Actually, the limit for the number you can work with is not exactly correct. JavaScript implements IEEE 754 floating point numbers, which means that while yes, you have a 53 bit mantissa which allows you to define numbers with full integer precision up to 2*53-1, you also have a binary exponent of 11 bits, so the largest number is +-1,798 * 10*308.

Optional chaining and the nullish coalescing operator are pretty sweet additions to the language. I don't want to miss them now that I'm used to using them.

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peerreynders profile image
peerreynders

so the largest number is +-1,798 * 10*308.

The concern is with the most positive and negative safe integer - i.e. without any loss of precision.

> Number.MAX_SAFE_INTEGER
9007199254740991
> Number.MIN_SAFE_INTEGER
-9007199254740991
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lexlohr profile image
Alex Lohr

With numbers that large, a little loss of precision might not matter, depending on the use case. But yes, BigInt is a bit step forward in all other cases.

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peerreynders profile image
peerreynders

The magnitude of the quantity isn't the deciding factor whether precision is significant - what the quantity represents is. In some contexts an accurate difference between quantities is more important than the quantities themselves.

Also not everyone who writes a program is fully aware of the implications of floating point representations - especially the limitations of whole numbers represented therein.

What Every Programmer Should Know About Floating-Point Arithmetic

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lexlohr profile image
Alex Lohr

That's what I said: it depends on the use case. And I wholeheartedly agree that we should be conscious about the data formats we use every day and the implications of their use - especially in the context of coercion in weak-typed languages like JavaScript.

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peerreynders profile image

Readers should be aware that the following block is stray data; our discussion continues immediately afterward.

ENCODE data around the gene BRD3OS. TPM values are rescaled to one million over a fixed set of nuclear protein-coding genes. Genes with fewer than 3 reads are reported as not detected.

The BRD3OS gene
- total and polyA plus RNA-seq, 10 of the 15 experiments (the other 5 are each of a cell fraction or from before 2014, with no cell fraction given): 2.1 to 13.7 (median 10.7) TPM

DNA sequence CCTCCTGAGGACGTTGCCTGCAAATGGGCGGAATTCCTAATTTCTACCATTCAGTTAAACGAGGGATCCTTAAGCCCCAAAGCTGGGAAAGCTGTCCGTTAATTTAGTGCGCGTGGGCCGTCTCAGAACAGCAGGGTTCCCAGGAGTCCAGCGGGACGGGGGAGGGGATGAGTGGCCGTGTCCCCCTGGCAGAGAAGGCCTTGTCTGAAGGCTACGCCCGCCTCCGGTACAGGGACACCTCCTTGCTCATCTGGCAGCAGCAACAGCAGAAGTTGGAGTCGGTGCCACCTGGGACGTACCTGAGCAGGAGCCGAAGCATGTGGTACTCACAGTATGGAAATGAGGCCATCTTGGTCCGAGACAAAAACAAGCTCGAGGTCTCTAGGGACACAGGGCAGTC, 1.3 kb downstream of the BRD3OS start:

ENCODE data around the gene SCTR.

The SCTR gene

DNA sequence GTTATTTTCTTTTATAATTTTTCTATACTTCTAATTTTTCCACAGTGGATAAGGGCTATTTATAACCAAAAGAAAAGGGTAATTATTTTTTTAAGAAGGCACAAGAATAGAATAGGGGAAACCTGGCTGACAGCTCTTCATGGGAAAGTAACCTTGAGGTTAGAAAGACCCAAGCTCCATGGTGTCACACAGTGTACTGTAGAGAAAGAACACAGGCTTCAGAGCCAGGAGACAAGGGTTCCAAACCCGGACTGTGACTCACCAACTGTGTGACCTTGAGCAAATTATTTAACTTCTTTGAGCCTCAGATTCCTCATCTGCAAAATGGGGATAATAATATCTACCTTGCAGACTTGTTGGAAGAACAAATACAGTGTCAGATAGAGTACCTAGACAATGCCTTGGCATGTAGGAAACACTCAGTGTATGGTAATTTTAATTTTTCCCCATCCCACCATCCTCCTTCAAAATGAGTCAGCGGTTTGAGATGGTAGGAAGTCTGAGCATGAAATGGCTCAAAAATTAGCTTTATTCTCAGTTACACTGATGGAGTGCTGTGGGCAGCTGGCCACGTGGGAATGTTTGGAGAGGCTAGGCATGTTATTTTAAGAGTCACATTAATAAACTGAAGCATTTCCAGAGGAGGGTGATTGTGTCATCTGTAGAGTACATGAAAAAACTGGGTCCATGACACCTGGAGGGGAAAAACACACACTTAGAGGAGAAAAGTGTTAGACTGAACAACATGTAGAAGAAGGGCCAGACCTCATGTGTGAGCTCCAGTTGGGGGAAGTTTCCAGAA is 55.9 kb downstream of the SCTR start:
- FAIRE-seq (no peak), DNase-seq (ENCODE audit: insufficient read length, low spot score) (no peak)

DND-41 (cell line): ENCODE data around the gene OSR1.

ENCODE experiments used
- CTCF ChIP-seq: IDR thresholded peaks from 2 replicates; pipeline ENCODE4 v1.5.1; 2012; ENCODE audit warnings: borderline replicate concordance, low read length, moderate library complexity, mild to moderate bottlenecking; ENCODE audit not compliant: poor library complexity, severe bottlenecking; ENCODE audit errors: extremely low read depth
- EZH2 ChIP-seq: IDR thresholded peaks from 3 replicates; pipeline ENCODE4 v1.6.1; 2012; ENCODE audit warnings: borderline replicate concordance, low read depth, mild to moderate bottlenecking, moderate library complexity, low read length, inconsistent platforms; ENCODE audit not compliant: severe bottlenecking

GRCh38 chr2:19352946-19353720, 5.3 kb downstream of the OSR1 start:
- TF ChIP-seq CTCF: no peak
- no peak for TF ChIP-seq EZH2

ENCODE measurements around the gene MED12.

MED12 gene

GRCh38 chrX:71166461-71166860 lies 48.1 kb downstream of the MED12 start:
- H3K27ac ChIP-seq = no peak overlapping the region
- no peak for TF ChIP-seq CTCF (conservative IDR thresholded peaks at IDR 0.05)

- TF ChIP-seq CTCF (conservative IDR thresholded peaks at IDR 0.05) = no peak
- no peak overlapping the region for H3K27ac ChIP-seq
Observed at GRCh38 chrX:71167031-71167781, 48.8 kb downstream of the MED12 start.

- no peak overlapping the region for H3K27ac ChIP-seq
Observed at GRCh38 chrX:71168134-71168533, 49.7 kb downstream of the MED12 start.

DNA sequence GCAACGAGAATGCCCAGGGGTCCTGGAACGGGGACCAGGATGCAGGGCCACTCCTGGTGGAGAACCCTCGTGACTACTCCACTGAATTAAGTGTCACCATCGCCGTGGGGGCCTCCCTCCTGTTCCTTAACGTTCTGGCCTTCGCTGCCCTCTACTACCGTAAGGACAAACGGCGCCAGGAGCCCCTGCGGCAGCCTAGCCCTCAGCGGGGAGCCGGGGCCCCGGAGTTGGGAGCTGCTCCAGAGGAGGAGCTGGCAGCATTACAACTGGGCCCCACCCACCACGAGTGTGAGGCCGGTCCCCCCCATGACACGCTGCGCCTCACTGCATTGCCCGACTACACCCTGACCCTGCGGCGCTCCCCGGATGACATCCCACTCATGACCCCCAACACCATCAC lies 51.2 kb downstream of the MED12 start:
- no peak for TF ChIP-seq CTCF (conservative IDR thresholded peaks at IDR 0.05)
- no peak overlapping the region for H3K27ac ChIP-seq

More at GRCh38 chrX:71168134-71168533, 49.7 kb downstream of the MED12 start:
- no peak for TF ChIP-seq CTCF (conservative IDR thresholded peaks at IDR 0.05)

peerreynders

in the context of coercion in weak-typed languages like JavaScript

As you point out the implicitness of type coercion (also falsy and truthy) can lead to surprising behaviour - coming from other languages. However the notion of strong or weak-typed isn't all that useful.

JavaScript is dynamically typed (as opposed to statically typed) and it's loosely typed as non const bindings can change the type they refer to at run-time. But everything has a type in the sense that it is either a primitive value, a structural type, or null - a structural root primitive.

The issue is that before BigInt (caiuse BigInt: note: IOS prior to 14 doesn't support it) there wasn't a dedicated integer type and even now there are performance implications with using BigInt. So for the general Number use case anything outside the [-253 - 1, 253 - 1] range is effectively a floating point value due to the lack of precision and constant care has to be taken that an "integer" value isn't inadvertently turned into a "floating point" value (e.g. dividend/divisor instead of Math.trunc(dividend/divisor)).

And then bitwise operators only operate on 32-bit values (Int32, Uint32 for unsigned right shift (>>>); Integers and shift operators in JavaScript).

Douglas Crockford went as far as proposing an alternate number format some time around or before 2014 - DEC64.

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lexlohr profile image
Alex Lohr

Before BigInt, there was asm.js (which automatically handled numbers that were floored with |0 in any operation as integers) and Typed arrays. But other than that, you're right.

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peerreynders profile image
peerreynders

automatically handled numbers that were floored with |0

> const value = -1.9;
  console.log(Math.floor(value));
  console.log(Math.trunc(value));
  console.log(value | 0);

  -2
  -1
  -1
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i.e. trunctated, not floored - and that tactic is limited to signed 32 bit values.

Interestingly enough Rescript adopted 32 bit signed integers while TypeScript never bothered with them.

TypedArray/ArrayBuffer/DataView are less about integers and more about a performant means of sharing/moving binary data between execution contexts.

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ianholden profile image
Ian Holden

Hey, thanks for sharing this great post.

I have also created a series of my own dedicated to new JS features that are less commonly used. Here is the last post - but you can go back through the series and find my description of many more features too: dev.to/ianholden/future-javascript...

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nimahkh profile image
Nima Habibkhoda

Also debugger is a good keyword too